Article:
As a recommendation, the CSOs want parliament to use her oversight powers to pressure the Minister of Finance to table a bill to amend the Public Finance Management Act 2015. After the amendment, the new law should provide for the establishment of a well-represented independent multi-stakeholder accountability committee (IMAC). The law should also specify the terms of reference (ToRs) of the multi-stakeholder accountability committee, enforcement, membership criteria, remuneration and how to punish offenders. The minister, according to this arrangement will be required to report to IMAC every after 30 days. The amendment would also require that government to implement all parliamentary recommendations regarding oil revenues within a period of 6 months from the date of tabling and provide for personal liability for government officials including the minister if his or her actions lead to loss of revenues without reasonable defense.


The other recommendations from the CSOs are that government should urgently refund the Shs200 billion and other oil revenues withdrawn from the Petroleum Fund in contravention of the oil revenues laws and transparency best practices; withdrawals from the Petroleum Fund should be halted until amendment of Public Finance Management Act 2015; consider an EITI law before completing the process of becoming a member and rest powers to oversee withdrawals from the Petroleum Fund and investment of oil revenues into hands of  IMAC but not the minister. They also want CSOs to increase their efforts to sensitize the public about available oil revenues and mobilise them to call for the amendment of the Public Finance Management Act of 2015, appointment of investment advisory committee members, voting of the IMAC and others in order to create enough public pressure for transparency.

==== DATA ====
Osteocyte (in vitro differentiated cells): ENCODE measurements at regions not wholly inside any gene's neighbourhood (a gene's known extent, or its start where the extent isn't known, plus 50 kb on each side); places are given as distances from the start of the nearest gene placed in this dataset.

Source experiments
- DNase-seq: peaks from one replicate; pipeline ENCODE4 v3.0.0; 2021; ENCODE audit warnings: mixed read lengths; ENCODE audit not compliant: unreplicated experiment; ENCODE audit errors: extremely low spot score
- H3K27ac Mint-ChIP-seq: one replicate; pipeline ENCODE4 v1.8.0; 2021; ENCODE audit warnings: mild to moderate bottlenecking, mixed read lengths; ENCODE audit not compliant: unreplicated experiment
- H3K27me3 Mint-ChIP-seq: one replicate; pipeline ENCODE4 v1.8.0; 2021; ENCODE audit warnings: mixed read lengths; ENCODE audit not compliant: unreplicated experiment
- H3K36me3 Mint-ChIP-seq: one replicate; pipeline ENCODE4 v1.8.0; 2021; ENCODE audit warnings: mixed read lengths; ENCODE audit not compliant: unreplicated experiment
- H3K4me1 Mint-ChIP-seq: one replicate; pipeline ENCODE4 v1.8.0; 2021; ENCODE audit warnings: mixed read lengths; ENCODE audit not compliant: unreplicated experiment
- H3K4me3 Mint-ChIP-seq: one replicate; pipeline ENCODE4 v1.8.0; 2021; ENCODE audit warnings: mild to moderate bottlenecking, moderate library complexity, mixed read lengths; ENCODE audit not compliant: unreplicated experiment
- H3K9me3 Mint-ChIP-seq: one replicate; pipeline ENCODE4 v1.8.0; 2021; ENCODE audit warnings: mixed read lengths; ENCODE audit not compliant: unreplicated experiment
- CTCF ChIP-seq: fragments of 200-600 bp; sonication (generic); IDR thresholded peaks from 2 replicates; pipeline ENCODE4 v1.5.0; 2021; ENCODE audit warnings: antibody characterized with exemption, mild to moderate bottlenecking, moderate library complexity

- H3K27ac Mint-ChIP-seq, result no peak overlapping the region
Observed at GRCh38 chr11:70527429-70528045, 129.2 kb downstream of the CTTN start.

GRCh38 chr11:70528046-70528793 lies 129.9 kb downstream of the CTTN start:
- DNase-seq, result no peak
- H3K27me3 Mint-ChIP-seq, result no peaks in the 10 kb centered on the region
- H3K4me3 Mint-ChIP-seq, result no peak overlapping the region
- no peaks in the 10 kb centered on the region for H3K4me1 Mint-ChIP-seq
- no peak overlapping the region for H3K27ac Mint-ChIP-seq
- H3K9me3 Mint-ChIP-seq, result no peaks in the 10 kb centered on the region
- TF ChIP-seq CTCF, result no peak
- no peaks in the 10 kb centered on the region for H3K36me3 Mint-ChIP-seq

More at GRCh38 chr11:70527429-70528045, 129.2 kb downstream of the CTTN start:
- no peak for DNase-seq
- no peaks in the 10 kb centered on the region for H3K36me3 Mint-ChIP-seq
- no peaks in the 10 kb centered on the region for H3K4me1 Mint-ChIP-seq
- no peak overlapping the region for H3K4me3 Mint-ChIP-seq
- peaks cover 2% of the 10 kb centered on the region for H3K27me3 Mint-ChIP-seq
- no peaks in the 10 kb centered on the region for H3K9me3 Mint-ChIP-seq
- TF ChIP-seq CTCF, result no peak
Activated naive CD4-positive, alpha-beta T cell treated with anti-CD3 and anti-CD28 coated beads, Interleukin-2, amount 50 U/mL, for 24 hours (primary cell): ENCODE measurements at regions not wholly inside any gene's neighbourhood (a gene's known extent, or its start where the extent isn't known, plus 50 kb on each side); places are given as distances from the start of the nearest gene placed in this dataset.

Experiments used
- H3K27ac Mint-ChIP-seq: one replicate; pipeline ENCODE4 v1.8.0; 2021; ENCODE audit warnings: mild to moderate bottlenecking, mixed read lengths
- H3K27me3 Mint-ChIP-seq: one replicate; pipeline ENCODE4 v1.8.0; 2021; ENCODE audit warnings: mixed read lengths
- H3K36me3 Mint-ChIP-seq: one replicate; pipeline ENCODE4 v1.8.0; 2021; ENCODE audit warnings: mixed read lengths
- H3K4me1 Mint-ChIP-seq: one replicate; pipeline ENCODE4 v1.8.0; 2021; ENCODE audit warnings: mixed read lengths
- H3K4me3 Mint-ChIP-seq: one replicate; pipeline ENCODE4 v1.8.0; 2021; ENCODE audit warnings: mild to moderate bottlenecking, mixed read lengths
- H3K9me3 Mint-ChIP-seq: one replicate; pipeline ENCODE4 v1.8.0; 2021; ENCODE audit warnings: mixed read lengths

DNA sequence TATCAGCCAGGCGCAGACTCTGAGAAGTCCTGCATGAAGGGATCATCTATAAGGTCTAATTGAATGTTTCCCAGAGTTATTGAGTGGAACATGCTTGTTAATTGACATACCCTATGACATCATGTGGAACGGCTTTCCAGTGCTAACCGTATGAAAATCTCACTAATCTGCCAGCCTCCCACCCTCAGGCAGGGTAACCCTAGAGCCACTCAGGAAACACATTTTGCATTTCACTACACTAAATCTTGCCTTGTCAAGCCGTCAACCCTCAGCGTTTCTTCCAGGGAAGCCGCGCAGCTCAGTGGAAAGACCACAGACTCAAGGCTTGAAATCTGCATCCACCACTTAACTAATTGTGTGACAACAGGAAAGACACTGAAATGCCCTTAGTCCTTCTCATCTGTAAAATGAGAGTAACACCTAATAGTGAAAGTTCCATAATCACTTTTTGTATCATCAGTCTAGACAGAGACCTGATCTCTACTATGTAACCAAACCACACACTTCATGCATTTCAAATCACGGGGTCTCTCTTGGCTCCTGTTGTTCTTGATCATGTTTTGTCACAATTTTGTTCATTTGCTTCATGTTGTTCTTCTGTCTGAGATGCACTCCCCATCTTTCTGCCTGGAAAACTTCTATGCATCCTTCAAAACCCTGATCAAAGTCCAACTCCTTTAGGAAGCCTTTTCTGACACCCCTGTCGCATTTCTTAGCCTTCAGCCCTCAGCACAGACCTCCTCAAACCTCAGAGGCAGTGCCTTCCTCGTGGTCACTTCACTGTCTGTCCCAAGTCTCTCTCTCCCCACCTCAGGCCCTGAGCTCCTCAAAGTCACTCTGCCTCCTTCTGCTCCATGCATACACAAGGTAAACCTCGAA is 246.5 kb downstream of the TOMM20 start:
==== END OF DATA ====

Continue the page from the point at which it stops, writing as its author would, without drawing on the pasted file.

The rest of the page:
Local Content Development Investment Must Be Supported By Strong Regulations

There's so much excitement about where Angola's energy sector is headed. Sergio Pugliese, a successful entrepreneur and oil executive, is really hyped and enthused about recent developments and future direction of his country's energy sector.

Angola is ranked second largest oil producing country in Sub-Saharan Africa and an OPEC member with an output of approximately 1.55 million barrels of oil per day and an estimated 17,904.5 million cubic feet of natural gas production.

Production levels in Angola are expected to soar by 2020 following the country's restructuring, including the reorganization of the state oil company Sonangol.

In addition to a drastic revision of  Angola's legislation related to oil and gas, the government's intent is to spur growth in the sector, encouraging exploration in development areas, improving operation efficiencies, reducing taxes, empowering the private sector, and attracting investors.

Since the 2017 elections, Angola's oil and gas sector has been featured in numerous conferences aimed at linking top government officials with the global energy industry.